A main feature of the health clinics was checking the kids for signs of
malnutrition and there was evidence of that and parasitic infections. I
didn't see the kids playing with any toys other than a stick used to
propel an old tire rim, like my grandparents used to have. The kids are
supposed to go to school but a lot seemed to stay at home to look after
younger siblings or to work in their vegetable garden.
The hill people's lifestyle is based on subsistence farming and growing
coffee which they sell in markets on Sundays. There was also tobacco
sold and whatever vegetables are extra to the family's needs are sold at
the markets. There is money in East Timor but it doesn't seem to filter
down much out of Dili as there is little infrastructure and this is a
major problem with getting things done. You can buy most things in Dili
such as fabric, embroidery threads and wool but it is expensive and not
available to most people. There are many NGOs doing invaluable work and
the govt is trying to improve the health care of the people. Vaccination
is really promoted and they are also providing high protein food for the
under 5's and this was given to the kids at the health clinic and extra
milk is provided. The people were very friendly and accepting and I felt
very humbled that I was given their trust at the clinics. I heard that
they won't complain about the lack of electricity etc as it has proven
to be fatal to complain in the past.
Things will improve now but lack of food, and health care will be major
challenges for some time. Many of the young adults are very keen to
learn English as there is very high unemployment and English skills
gives them some chance of work in Dili.
The UN police man in charge of the district I visited said that
environmental health is also going to be a big issue. The people dump
their rubbish for the animals to forage through and then it is burnt.
They are in big need of warm clothing and they also loved the tote bags
I took them. They have little to carry things in other than black
plastic biodegradable bags. They use these for rice and to carry bread
from the bakery. The bread is like a small scone and is lovely when warm
but hard on the teeth otherwise. It cost $1US for 20 rolls ie. they are
5cents each and a staple diet with rice and vegetables.
The kids and adults love having their photos taken and seeing them
instantly with the digital camera. I was very lucky to have the
experience and hope to go back again next year to help with the health
care. The nuns were very happy to distribute what I took over to donate
and I have lots of contacts now to continue with them. There is no
reliable mail service so any goods must be sent in by shipping container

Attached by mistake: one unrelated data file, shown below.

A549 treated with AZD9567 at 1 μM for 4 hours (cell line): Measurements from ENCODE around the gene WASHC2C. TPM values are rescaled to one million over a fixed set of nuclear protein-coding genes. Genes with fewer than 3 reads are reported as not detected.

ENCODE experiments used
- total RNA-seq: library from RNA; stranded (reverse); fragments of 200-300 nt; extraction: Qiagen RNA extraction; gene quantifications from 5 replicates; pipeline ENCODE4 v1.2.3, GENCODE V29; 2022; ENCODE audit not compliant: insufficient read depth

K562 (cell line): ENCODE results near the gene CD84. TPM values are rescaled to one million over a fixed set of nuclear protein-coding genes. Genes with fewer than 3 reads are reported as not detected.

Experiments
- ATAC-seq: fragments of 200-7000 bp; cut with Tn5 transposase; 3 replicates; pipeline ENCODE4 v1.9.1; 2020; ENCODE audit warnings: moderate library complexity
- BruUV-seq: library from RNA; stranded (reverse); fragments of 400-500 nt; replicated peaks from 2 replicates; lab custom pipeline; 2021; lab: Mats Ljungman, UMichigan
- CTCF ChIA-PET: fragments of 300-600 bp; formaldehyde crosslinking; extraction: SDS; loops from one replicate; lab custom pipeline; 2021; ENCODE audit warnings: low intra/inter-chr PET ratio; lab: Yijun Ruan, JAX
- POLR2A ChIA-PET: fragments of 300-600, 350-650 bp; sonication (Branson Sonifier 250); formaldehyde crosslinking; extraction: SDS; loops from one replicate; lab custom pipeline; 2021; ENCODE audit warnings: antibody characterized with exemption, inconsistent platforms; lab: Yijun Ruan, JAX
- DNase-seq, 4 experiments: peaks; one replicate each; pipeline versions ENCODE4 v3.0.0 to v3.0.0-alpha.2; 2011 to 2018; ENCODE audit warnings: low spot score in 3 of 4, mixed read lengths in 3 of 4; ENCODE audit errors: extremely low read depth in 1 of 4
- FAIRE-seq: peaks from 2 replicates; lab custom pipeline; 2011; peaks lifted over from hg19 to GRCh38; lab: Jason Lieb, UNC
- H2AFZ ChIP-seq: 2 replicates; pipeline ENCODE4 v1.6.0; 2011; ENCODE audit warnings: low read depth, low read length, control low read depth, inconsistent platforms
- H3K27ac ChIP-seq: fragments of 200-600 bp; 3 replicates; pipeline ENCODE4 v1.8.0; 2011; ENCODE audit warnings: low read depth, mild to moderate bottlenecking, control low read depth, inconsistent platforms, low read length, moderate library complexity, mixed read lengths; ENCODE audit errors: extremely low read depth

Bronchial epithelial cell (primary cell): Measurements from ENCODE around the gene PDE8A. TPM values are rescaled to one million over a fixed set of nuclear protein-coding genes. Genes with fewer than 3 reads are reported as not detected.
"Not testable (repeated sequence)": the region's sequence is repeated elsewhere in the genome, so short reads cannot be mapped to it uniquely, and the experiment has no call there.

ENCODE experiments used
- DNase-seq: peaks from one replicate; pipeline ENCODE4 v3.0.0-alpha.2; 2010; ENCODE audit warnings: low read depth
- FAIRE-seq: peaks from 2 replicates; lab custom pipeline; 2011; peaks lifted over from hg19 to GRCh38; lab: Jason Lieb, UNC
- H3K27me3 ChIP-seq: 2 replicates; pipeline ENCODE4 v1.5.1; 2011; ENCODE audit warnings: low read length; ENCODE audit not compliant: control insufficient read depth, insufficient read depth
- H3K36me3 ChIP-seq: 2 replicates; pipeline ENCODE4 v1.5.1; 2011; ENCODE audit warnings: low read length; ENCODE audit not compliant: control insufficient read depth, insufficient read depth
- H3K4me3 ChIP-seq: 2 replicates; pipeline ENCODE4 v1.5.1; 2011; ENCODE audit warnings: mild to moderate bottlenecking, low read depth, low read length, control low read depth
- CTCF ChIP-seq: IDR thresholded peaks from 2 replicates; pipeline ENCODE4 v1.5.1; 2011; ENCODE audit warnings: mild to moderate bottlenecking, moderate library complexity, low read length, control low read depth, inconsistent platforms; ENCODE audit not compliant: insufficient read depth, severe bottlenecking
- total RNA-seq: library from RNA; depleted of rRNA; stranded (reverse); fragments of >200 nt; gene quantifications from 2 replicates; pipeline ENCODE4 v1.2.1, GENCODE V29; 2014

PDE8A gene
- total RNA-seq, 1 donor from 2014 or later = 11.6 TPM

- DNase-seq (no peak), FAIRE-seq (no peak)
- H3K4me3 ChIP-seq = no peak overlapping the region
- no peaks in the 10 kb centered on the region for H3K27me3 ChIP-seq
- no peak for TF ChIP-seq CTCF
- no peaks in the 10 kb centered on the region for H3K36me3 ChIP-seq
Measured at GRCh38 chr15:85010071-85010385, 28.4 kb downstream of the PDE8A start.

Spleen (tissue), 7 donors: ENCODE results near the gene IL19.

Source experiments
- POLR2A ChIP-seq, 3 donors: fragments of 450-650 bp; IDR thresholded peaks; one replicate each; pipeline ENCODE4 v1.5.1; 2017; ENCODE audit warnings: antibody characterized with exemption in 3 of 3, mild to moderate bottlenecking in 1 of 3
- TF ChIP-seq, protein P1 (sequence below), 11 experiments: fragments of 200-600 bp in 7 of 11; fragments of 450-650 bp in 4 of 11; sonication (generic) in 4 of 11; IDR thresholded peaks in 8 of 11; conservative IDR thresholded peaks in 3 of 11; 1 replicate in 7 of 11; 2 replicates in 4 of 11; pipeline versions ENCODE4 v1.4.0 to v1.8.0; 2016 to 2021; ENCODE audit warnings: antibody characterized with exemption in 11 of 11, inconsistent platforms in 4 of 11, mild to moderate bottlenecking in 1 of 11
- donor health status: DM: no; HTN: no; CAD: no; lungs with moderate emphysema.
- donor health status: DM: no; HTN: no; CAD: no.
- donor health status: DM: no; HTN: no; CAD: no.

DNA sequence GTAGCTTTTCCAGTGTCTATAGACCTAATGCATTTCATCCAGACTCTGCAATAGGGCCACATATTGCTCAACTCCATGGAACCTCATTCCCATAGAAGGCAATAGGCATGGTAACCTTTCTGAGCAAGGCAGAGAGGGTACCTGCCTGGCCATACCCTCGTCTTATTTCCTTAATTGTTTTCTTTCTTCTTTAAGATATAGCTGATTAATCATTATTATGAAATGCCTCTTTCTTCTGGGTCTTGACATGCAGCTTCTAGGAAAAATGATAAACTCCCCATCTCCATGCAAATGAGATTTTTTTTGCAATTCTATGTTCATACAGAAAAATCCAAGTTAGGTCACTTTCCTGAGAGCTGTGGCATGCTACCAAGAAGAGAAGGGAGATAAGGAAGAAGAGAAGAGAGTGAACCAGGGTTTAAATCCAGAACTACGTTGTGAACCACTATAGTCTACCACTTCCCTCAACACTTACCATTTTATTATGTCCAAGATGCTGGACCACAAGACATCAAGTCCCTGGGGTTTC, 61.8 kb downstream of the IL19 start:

to a reliable contact to distribute the goods or taken in by people.
As for helping over there I'm in the process of finding out how to do that
without standing on official toes. The Ministry of Health is in the
process of getting a new standard of education for nurses but it is
unclear what will happen for those already working. I've been told that
they have very little knowledge of basic hygiene practices etc.
As for the sewing/quilting progress there will be plans for future
sewing lessons etc but heath is a major concern at the moment. There are
no patient medical records as far as I could tell as there was a
population of over 24,000 in the area I visited and they visit each area
once a month and it's doubtful that the card for the day would be filed
in a history somewhere. We relied on the patient giving us the history
and not any case notes.
I was also asked to see children of nearby neighbours as their kids were
sick. I'm not sure why they asked me as there is a free clinic. They
used traditional medicine at times rather than the clinic. I found the
kids were scared of me putting the stethoscope to their chests at first
but they all lined up afterwards for their turn. I'd never experienced
the provision of healthcare as a "spectator event" before but everyone
was very patient and stood in line for hours while we worked our way
through them all. The saddest things was seeing young kids (approx
10years) who had walked to the clinic on their own for treatment. I also
saw an 11 year old boy who had been blind in one eye for 3 years, from
an apparent cataract. I'm trying to find out if he can get eye surgery
now as I've heard that there's an eye Dr going over to operate next year.